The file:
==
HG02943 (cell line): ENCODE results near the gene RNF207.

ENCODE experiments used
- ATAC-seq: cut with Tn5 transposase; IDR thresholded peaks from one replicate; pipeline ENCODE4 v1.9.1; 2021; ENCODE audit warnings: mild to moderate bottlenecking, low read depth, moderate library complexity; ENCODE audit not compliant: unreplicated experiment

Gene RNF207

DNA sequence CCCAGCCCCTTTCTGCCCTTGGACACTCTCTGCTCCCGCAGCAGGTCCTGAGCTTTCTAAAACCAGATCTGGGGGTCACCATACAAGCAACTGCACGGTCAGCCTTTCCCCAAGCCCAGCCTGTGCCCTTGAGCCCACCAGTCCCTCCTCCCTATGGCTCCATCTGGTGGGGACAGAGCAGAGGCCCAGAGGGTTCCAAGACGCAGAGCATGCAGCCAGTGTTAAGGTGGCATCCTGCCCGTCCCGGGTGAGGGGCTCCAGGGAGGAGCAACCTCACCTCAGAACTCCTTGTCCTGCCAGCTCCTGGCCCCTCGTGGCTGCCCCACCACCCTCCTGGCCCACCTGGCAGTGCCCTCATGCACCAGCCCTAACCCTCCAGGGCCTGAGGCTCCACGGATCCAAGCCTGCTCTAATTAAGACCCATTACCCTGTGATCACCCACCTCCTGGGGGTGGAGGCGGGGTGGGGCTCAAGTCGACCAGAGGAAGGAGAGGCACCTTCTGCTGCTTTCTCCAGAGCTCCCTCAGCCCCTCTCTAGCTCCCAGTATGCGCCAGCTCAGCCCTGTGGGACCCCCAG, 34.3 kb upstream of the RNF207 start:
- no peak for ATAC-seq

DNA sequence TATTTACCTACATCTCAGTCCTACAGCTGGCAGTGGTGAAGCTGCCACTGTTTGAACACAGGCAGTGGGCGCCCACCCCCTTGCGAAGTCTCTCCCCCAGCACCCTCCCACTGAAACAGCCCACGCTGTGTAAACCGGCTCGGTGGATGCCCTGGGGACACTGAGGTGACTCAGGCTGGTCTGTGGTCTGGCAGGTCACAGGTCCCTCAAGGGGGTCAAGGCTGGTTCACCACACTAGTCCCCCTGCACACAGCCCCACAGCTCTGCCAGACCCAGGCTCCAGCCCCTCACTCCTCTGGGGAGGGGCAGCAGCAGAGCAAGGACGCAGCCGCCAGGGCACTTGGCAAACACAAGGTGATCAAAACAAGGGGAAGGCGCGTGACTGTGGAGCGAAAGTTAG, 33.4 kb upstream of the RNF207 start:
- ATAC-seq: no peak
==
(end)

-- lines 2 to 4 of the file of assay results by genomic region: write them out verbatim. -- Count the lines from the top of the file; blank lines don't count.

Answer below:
ENCODE experiments used
- ATAC-seq: cut with Tn5 transposase; IDR thresholded peaks from one replicate; pipeline ENCODE4 v1.9.1; 2021; ENCODE audit warnings: mild to moderate bottlenecking, low read depth, moderate library complexity; ENCODE audit not compliant: unreplicated experiment

Gene RNF207